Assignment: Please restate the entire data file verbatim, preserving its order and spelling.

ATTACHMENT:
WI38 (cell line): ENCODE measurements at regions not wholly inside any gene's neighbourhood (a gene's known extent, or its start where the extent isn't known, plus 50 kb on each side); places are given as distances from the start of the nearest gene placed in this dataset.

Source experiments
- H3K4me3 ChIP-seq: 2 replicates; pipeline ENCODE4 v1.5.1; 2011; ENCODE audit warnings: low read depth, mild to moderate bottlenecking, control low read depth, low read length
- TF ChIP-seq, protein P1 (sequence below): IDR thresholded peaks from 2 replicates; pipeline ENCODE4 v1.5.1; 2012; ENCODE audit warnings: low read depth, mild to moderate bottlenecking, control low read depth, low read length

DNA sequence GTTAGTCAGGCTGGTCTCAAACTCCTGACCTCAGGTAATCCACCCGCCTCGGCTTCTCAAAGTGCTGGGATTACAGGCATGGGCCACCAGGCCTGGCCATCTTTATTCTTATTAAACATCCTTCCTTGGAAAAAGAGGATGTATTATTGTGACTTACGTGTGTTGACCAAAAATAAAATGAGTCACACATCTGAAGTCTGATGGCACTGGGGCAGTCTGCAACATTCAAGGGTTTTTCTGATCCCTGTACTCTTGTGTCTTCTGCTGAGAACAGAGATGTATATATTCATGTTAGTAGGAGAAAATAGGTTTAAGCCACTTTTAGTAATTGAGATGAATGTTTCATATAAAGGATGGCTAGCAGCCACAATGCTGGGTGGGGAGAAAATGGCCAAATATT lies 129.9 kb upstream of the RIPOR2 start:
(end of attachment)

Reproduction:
WI38 (cell line): ENCODE measurements at regions not wholly inside any gene's neighbourhood (a gene's known extent, or its start where the extent isn't known, plus 50 kb on each side); places are given as distances from the start of the nearest gene placed in this dataset.

Source experiments
- H3K4me3 ChIP-seq: 2 replicates; pipeline ENCODE4 v1.5.1; 2011; ENCODE audit warnings: low read depth, mild to moderate bottlenecking, control low read depth, low read length
- TF ChIP-seq, protein P1 (sequence below): IDR thresholded peaks from 2 replicates; pipeline ENCODE4 v1.5.1; 2012; ENCODE audit warnings: low read depth, mild to moderate bottlenecking, control low read depth, low read length

DNA sequence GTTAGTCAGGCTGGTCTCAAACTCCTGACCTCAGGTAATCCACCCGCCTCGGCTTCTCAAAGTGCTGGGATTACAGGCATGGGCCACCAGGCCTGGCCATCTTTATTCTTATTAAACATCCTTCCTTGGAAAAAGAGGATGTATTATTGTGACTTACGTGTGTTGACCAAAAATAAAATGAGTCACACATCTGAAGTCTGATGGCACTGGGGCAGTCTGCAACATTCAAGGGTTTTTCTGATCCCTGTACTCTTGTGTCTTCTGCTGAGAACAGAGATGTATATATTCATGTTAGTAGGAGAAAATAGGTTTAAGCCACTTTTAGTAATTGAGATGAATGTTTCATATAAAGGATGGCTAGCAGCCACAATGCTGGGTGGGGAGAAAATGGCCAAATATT lies 129.9 kb upstream of the RIPOR2 start: